Conquering the (never really conquered) Wild

Posted on
Conquering the Wild (Accession # 1934.0629.000001) seen from the Lions Bridge. Image credit: The Mariners’ Museum and Park.

Anyone who has traversed The Mariners’ Museum and Park’s Noland Trail, or visited the Lions Bridge, has passed by one of the Museum’s largest artifacts: Conquering the Wild. Arguably less remarked upon than the iconic Lions seated just yards away, Conquering the Wild is nonetheless a staple in the history of the Museum and iconic in its own right.

Like the Lions, Conquering the Wild was designed in clay by Anna Hyatt Huntington and scaled into Indiana limestone by Robert Baillie.   Read more

Beyond the Frame: Upon Which the Sun Hits

Posted on
“Hauling Nets” or “Piling Nets in a Wagon” by Gifford Beal. Oil on Canvas, ca. 1930.
1977.0003.000001 | The Mariners’ Museum and Park

As the day slows and comes to a close, the final sunbeams dance across the canvas catching and illuminating the edges of figures that are still hard at work. These same figures were warmed and welcomed into the day by the very first of the sun’s rays. 

Creating Unity

Much like the way these men work together towards a common goal, color, light, composition, and subject matter work together to create an overall harmonious feeling in the work. This feeling is one of unity, a core principle in art. In Gifford Beal’s ca. 1930 oil on canvas, “Hauling Nets” or “Piling Nets on a Wagon” the artist has created unity through the skillful use of all of these elements: color, light, composition, and especially subject matter.    Read more

Making Friends With A Masked Bandit…

Posted on
A raccoon in The Mariners’ Park. Photo courtesy Crystal Hines/The Mariners’ Museum and Park.

It was a chilly morning at The Mariners’ Museum and Park as I went on with normal opening procedures. The sun had not yet come up and I had just finished unlocking the breezeway and Huntington Room before working my way up to Security Control. I breached the second set of glass doors when I sensed a presence staring at me, from where yet, I did not know. I continued to walk into Control and there it was, the ring tailed bandit on the other side of the exterior door, peeking in at me. I couldn’t help but feel excited. Raccoons are one of my favorite creatures we have here in the Park!

Raccoons are considered to be one of the most adaptable individuals and can be found in both rural and urban areas. Their hands give them the ability to climb, touch and are more commonly known for digging in the trash. You may have heard how raccoons “wash their food”. Did you know that raccoons wet their food in order to soften it? This allows them to see or find other objects in or on their food.    Read more

A Haunting in Hampton Roads: The Ghost Fleet on the James River

Posted on
Front-facing photo of the JRRF in 1972. P0001.003/01-#PB29656 Photo courtesy of The Mariners’ Museum and Park.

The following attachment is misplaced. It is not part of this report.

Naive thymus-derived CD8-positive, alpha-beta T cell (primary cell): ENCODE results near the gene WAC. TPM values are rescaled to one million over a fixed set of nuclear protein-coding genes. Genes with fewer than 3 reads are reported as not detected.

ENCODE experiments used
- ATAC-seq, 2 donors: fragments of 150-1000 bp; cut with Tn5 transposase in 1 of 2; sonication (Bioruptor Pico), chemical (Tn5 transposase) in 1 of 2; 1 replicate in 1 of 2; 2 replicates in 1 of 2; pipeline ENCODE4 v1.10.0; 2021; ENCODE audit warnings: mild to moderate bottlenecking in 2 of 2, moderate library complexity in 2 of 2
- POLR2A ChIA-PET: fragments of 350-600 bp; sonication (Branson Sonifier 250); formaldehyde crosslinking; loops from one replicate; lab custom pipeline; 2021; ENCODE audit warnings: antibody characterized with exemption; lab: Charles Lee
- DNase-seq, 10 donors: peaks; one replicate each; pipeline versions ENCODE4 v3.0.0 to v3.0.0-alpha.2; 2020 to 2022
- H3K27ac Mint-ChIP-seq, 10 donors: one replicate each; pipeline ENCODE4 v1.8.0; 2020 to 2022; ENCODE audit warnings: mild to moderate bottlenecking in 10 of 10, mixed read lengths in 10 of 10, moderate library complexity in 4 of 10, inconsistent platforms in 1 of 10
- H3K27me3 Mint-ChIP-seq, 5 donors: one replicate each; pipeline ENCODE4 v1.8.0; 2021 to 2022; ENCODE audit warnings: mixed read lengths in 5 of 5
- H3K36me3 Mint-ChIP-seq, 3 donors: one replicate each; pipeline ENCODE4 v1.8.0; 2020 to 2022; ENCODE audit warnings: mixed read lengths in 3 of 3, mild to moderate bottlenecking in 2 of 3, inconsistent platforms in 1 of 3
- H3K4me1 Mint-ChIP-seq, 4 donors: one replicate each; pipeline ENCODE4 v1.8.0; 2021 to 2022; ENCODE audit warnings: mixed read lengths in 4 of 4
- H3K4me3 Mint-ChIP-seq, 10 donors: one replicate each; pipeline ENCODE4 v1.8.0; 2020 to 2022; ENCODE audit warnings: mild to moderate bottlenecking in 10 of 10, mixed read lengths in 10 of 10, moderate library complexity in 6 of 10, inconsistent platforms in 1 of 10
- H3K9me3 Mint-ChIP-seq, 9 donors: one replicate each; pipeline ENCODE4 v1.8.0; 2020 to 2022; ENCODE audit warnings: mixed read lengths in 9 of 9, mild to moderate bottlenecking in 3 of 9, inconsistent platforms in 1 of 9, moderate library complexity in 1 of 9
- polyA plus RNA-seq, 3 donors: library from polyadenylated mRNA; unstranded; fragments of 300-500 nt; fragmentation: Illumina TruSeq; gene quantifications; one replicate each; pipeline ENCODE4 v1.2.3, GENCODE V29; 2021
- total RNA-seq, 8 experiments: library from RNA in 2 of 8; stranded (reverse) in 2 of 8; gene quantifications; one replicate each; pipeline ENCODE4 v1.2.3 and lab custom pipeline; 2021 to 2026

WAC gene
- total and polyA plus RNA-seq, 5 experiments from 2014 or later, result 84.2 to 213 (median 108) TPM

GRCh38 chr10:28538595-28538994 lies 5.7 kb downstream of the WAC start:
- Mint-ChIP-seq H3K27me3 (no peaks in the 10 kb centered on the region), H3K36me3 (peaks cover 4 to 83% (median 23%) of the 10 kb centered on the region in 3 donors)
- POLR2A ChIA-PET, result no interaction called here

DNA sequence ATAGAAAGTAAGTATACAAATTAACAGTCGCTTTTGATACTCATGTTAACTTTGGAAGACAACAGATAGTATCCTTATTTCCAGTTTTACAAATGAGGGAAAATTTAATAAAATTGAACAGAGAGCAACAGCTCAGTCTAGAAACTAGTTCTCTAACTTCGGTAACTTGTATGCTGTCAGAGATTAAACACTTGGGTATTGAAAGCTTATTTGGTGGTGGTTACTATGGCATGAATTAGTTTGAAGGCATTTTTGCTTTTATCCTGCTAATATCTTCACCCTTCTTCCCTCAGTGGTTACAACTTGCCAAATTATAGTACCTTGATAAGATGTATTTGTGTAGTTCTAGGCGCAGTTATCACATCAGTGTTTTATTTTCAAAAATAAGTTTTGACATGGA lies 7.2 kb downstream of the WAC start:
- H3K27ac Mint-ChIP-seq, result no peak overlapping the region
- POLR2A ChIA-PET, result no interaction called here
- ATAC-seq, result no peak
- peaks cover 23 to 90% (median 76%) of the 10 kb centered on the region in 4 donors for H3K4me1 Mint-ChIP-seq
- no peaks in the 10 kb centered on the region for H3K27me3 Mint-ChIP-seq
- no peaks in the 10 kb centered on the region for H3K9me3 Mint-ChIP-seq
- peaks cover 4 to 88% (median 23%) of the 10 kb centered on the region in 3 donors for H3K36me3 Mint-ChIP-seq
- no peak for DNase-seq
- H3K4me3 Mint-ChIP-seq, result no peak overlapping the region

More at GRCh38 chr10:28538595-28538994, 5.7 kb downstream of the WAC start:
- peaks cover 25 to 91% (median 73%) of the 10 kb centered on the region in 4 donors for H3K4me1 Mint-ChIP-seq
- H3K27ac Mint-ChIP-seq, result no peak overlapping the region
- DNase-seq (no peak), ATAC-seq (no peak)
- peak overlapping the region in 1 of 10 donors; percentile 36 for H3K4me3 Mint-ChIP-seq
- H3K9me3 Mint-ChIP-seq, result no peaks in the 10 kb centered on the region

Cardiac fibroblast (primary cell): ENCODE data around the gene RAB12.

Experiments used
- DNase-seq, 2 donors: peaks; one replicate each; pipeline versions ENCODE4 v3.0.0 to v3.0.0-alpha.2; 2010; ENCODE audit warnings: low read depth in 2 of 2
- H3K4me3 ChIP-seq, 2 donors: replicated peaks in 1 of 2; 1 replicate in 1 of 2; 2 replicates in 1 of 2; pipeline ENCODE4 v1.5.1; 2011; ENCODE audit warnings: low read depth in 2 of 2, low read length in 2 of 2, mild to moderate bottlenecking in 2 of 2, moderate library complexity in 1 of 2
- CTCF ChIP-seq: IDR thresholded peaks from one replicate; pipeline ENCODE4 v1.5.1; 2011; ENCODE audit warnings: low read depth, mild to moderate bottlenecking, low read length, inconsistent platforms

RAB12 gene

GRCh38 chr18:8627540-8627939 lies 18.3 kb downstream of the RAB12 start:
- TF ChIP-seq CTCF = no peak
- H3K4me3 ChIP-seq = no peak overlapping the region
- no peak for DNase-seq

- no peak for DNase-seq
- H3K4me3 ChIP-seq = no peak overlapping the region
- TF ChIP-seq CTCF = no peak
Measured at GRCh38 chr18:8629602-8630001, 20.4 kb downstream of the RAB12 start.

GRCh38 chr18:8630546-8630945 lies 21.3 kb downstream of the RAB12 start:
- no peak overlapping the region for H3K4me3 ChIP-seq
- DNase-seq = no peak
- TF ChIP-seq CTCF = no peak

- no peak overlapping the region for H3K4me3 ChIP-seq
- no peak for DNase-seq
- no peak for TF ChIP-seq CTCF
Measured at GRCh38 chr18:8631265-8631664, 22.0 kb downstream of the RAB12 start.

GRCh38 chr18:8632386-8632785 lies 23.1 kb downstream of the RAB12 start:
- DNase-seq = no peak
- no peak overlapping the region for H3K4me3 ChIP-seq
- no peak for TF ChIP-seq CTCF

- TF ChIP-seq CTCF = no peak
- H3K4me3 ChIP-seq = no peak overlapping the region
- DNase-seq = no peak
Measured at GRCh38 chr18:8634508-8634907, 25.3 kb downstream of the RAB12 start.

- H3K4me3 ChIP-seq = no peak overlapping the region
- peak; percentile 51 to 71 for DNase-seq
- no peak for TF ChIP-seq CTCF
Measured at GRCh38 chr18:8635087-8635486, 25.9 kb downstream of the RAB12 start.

A few weeks ago, on a late summer boat ride on the James River, I noticed the outlines of looming grey ships in the distance that I hadn’t seen before. “What are those?” I wondered aloud. “Oh, that’s the ghost fleet” my fiancé, piloting the boat, responded, “you haven’t heard of them before?” On that chilly evening in September, as I glanced over my shoulder back at the mysterious vessels, it all seemed a little spooky to me. As the sun set over the water, the creaky grey ships appeared hazy, almost like a figment of my imagination. From our vantage point on the dock in Williamsburg, the screams from nearby Busch Gardens roller coasters echoing in the background, it seemed like the perfect set for a Halloween movie. Call me dramatic, but I was intrigued to learn a little more about these ghostly vessels. A week before Halloween, this seemed like an appropriate time to share my maritime “ghost story” with you, dear readers!

The “Ghost Fleet”, although perhaps a fitting name, is a colloquial name for what is officially the James River Reserve Fleet (JRRF), the oldest of the eight original National Defense Reserve Fleet (NDRF) sites, and one of only three that are still in operation. The NDRF is overseen by the U.S. Maritime Administration, a division of the U.S. Department of Transportation. Since 1919, the James River has been a resting place (or perhaps a graveyard?) for retired ships. After World War I, the Navy and Merchant Marines stored their surplus wooden and steel-hulled ships in the river. Many of the wooden-hulled ships were eventually moved to Mallows Bay, Maryland [1]. By the advent of World War II, nearly 300 ships sat in the James River Reserve Fleet (JRRF), although they were all reactivated to serve in the conflict. After this, in 1946, Section 11 of the Merchant Ship Sales Act established that the National Defense Reserve Fleet would serve as a sort of insurance policy, a stand-by armada of ships in times of national crisis. Ships re-entered the JRRF after World War II, and by 1950, between 700 and 800 ships were anchored in the James River. [2]   Read more

Hidden Histories: The Quest continues…

Posted on
Sponge Fishing Boat Unloading in South Courtyard at the Mariners’ in  June 19, 1936.

In Homer’s epic The Odyssey, Odysseus, the Greek military strategist and King of Ithica, is on a quest to return home and retake his rightful place as king. Like Odysseus, many of us at The Mariners’ Museum and Park have also been on a quest. Our search has been to identify the men who built the original Museum facility so they may take their rightful place in the history of the Museum. Our quest is titled “Hidden Histories.”

What is Hidden Histories?   Read more